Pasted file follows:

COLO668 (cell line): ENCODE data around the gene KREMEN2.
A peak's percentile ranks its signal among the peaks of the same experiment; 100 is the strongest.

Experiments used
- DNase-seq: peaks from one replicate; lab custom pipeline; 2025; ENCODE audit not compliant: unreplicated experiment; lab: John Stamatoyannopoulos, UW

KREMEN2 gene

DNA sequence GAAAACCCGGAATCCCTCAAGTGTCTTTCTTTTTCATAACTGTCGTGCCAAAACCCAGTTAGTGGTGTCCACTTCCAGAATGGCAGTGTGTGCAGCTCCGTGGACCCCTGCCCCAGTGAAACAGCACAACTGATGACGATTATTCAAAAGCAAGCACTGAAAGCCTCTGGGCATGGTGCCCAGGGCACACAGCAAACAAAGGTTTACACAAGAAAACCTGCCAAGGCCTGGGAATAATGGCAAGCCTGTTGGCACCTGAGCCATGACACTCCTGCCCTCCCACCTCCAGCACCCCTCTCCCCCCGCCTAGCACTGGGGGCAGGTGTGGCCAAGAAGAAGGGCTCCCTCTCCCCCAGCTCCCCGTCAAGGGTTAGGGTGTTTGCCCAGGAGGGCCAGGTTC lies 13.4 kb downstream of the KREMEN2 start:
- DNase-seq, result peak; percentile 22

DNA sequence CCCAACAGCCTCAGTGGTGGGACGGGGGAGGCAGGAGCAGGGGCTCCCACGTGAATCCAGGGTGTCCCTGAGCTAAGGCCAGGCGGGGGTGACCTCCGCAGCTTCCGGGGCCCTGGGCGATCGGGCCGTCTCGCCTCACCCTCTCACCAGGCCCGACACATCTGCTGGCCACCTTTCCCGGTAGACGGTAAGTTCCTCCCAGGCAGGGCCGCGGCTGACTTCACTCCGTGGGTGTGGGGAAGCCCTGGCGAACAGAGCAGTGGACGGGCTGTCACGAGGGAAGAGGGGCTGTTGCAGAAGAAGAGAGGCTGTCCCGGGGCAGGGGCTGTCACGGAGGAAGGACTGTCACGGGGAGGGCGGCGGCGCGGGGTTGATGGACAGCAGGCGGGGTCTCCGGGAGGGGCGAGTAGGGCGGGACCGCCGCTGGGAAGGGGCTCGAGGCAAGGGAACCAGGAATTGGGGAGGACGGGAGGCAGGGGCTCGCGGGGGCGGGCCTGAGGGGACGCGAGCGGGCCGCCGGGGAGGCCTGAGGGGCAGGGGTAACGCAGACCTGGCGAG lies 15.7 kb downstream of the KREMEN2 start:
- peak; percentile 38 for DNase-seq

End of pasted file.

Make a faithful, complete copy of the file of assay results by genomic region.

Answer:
COLO668 (cell line): ENCODE data around the gene KREMEN2.
A peak's percentile ranks its signal among the peaks of the same experiment; 100 is the strongest.

Experiments used
- DNase-seq: peaks from one replicate; lab custom pipeline; 2025; ENCODE audit not compliant: unreplicated experiment; lab: John Stamatoyannopoulos, UW

KREMEN2 gene

DNA sequence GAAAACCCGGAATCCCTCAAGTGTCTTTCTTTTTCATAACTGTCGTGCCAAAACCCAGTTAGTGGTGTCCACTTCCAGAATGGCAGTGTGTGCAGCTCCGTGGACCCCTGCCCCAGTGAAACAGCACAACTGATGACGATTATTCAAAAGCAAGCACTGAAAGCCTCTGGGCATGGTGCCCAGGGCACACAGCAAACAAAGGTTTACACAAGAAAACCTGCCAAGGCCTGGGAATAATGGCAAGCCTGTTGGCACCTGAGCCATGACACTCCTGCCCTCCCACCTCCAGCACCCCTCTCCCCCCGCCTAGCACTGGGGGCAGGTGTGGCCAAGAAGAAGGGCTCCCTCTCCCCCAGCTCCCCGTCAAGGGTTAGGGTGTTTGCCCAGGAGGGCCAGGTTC lies 13.4 kb downstream of the KREMEN2 start:
- DNase-seq, result peak; percentile 22

DNA sequence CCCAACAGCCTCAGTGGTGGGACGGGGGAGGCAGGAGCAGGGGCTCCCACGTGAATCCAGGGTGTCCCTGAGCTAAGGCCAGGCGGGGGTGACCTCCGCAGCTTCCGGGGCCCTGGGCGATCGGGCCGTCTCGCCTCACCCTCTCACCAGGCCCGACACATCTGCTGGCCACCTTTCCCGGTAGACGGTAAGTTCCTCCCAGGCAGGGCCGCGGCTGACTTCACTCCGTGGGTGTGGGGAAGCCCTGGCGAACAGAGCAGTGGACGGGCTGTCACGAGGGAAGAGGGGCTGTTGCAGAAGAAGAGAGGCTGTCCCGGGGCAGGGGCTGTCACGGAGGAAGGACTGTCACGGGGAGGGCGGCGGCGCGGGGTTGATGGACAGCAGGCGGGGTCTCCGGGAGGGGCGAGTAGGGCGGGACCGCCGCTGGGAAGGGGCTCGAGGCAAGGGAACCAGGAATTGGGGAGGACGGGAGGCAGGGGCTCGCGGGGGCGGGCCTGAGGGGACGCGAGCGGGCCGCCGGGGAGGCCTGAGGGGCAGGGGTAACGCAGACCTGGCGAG lies 15.7 kb downstream of the KREMEN2 start:
- peak; percentile 38 for DNase-seq